Make a vertical garden tower

No space? No problem. Start planting vertically instead
Sharon Cohoon and Kathleen N. Brenzel

It used to be that a good excuse for not growing edibles was lack of room. But the smallest patch of yard can serve up extra gardening space if you go vertical.

At first glance, this 8-foot-high structure, custom-built of plate steel strips with mesh insets, seems to be a column of succulents. But there is an edible surprise: strawberries.

The metal basin on top catches rainwater (and fog) for irrigating. Sturdy concrete footing keeps the pillar from toppling.

Design: Vera Gates, Arterra Landscape Architects, San Francisco (415/861-3100)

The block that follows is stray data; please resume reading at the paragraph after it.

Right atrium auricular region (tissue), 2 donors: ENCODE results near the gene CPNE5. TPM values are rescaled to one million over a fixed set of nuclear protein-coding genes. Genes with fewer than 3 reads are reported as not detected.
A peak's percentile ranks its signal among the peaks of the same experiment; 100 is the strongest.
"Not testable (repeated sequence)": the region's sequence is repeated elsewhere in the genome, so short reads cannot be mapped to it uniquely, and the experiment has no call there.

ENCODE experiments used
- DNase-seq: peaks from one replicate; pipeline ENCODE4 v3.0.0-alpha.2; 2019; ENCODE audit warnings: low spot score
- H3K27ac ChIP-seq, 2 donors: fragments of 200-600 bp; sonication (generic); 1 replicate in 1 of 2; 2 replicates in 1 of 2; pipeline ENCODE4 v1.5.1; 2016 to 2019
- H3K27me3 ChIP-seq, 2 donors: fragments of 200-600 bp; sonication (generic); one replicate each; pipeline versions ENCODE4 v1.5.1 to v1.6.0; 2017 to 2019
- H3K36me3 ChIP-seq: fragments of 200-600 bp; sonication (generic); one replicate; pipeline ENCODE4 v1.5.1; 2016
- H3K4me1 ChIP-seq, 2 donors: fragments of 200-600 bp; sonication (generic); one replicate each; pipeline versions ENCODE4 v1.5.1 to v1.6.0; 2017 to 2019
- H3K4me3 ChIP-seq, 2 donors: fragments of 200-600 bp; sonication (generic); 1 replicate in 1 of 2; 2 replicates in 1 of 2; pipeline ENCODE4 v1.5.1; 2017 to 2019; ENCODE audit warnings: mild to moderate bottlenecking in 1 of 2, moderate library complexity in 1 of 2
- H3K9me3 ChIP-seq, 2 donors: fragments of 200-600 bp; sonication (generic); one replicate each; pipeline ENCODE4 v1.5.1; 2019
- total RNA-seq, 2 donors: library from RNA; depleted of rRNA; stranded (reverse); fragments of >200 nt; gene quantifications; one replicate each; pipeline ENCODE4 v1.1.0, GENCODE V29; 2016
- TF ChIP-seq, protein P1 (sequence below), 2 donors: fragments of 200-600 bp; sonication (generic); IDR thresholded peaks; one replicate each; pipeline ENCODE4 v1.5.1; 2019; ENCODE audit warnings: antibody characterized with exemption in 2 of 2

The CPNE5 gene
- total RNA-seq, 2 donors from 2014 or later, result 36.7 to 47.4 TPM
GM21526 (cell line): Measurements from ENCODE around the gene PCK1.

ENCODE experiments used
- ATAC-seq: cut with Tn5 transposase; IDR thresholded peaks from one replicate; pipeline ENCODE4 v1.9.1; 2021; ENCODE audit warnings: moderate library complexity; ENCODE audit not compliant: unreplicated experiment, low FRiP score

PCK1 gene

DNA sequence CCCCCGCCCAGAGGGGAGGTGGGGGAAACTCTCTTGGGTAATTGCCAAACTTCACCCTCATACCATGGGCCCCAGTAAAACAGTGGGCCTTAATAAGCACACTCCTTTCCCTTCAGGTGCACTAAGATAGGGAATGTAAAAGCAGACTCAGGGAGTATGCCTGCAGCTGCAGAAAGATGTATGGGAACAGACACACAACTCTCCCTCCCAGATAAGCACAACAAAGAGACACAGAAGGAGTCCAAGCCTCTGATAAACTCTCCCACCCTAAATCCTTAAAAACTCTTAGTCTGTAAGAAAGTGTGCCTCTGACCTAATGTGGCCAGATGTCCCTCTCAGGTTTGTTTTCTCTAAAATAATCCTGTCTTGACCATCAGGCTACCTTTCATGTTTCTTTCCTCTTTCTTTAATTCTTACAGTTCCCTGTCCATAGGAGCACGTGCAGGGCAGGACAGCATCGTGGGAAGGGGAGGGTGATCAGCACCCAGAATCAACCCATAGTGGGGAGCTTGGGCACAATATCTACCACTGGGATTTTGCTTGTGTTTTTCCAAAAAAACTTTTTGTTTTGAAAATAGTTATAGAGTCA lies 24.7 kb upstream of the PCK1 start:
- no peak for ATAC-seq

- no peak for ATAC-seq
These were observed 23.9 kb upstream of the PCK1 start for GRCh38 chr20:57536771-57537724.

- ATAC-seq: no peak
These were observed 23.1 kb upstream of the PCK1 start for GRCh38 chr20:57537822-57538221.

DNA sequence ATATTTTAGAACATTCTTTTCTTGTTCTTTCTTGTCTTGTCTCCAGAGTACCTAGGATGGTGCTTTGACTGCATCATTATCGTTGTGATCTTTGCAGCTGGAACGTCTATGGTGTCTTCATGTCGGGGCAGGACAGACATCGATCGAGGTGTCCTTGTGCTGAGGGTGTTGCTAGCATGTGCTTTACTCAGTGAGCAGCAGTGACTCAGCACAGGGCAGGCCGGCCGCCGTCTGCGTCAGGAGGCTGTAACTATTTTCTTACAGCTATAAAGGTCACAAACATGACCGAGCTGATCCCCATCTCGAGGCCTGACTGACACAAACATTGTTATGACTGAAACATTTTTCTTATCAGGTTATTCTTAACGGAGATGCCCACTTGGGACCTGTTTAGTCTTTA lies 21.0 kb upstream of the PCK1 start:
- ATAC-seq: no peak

Do it yourself:

1. To make a tower on a smaller scale, fill a 16-inch clay pot halfway with pebbles or pot shards. Inside the pot, position a 34-inch-high cylinder of welded wire mesh purchased from a hardware or building-supply store. This is your framework.

2. Working in tiers, line the inside of the cylinder with moist sphagnum moss, fill with potting soil, and poke in plants from the outside. Repeat the process until you reach the cylinder’s top.

3. Lightweight edibles that work well (because of their small root system) include arugula, leaf lettuces, radishes, and strawberries.

DIY tower: $140

Pictured tower: $2,000 to build

More: Take a tour of this urban home